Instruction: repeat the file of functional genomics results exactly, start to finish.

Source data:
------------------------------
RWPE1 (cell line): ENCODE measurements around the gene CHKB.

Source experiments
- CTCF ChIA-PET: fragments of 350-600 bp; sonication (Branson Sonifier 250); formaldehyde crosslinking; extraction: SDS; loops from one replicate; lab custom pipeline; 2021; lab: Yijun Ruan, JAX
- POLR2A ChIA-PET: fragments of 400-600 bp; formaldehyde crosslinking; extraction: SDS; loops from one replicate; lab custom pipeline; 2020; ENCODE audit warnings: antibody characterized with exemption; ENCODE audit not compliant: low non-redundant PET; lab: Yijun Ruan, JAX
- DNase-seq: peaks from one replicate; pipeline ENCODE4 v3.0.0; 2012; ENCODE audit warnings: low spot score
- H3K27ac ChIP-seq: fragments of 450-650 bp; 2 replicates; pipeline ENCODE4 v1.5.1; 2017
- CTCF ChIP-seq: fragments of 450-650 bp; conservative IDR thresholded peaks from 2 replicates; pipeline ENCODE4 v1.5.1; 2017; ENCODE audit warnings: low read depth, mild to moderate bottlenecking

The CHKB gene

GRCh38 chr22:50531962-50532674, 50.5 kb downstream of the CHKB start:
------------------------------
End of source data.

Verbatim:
RWPE1 (cell line): ENCODE measurements around the gene CHKB.

Source experiments
- CTCF ChIA-PET: fragments of 350-600 bp; sonication (Branson Sonifier 250); formaldehyde crosslinking; extraction: SDS; loops from one replicate; lab custom pipeline; 2021; lab: Yijun Ruan, JAX
- POLR2A ChIA-PET: fragments of 400-600 bp; formaldehyde crosslinking; extraction: SDS; loops from one replicate; lab custom pipeline; 2020; ENCODE audit warnings: antibody characterized with exemption; ENCODE audit not compliant: low non-redundant PET; lab: Yijun Ruan, JAX
- DNase-seq: peaks from one replicate; pipeline ENCODE4 v3.0.0; 2012; ENCODE audit warnings: low spot score
- H3K27ac ChIP-seq: fragments of 450-650 bp; 2 replicates; pipeline ENCODE4 v1.5.1; 2017
- CTCF ChIP-seq: fragments of 450-650 bp; conservative IDR thresholded peaks from 2 replicates; pipeline ENCODE4 v1.5.1; 2017; ENCODE audit warnings: low read depth, mild to moderate bottlenecking

The CHKB gene

GRCh38 chr22:50531962-50532674, 50.5 kb downstream of the CHKB start: